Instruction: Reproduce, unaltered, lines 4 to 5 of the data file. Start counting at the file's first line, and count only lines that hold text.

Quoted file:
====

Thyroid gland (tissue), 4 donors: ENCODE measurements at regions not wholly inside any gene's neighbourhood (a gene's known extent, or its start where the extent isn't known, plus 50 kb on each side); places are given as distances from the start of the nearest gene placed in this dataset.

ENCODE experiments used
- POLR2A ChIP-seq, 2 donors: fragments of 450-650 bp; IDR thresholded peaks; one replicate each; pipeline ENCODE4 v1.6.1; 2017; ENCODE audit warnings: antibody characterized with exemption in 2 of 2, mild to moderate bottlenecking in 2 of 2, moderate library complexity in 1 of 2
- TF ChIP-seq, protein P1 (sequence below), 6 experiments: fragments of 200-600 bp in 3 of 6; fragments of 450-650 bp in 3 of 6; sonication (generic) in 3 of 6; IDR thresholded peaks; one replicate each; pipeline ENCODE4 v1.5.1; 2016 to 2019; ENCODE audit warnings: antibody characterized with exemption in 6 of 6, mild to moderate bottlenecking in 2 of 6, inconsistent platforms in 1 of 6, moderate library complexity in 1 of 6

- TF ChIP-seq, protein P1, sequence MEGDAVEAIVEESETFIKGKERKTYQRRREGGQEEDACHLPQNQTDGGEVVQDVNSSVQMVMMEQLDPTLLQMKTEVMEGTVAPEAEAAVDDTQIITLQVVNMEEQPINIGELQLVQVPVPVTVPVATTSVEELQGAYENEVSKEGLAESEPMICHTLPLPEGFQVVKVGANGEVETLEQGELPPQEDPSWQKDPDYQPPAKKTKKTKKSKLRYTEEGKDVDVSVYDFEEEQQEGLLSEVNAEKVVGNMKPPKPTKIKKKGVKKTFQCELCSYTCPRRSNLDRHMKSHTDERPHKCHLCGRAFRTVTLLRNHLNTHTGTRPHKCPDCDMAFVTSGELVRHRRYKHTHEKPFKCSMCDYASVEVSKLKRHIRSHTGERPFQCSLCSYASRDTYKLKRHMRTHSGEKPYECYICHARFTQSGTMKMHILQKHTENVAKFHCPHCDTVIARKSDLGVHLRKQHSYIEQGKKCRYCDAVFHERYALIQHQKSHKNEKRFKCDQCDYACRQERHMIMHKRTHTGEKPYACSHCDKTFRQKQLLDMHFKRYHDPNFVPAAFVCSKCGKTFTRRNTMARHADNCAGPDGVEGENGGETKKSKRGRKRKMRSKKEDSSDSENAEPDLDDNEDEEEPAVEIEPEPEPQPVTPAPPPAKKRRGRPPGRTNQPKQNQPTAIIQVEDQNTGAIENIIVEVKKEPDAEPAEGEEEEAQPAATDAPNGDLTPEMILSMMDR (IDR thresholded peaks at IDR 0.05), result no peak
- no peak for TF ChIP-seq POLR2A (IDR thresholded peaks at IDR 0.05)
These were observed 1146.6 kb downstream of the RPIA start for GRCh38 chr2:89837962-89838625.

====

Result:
- TF ChIP-seq, protein P1 (sequence below), 6 experiments: fragments of 200-600 bp in 3 of 6; fragments of 450-650 bp in 3 of 6; sonication (generic) in 3 of 6; IDR thresholded peaks; one replicate each; pipeline ENCODE4 v1.5.1; 2016 to 2019; ENCODE audit warnings: antibody characterized with exemption in 6 of 6, mild to moderate bottlenecking in 2 of 6, inconsistent platforms in 1 of 6, moderate library complexity in 1 of 6

- TF ChIP-seq, protein P1, sequence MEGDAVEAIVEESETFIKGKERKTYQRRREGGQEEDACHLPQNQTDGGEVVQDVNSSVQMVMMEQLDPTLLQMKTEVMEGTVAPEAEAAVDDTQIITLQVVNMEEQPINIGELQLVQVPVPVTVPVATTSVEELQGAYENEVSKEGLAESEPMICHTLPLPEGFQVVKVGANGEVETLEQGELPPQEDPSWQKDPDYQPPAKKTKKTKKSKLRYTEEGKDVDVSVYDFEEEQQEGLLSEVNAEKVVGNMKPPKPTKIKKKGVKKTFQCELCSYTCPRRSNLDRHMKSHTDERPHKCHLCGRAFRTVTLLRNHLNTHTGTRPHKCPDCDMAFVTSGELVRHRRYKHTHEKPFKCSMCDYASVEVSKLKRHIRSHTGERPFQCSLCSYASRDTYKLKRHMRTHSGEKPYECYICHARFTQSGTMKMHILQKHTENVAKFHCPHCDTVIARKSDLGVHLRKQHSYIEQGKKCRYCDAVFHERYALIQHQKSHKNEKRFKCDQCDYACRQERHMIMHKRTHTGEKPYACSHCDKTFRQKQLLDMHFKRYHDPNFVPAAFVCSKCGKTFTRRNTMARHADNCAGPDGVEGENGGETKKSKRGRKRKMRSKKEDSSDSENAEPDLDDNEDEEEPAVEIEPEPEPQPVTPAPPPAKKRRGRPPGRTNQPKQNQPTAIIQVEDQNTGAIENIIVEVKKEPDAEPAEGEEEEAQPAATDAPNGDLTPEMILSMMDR (IDR thresholded peaks at IDR 0.05), result no peak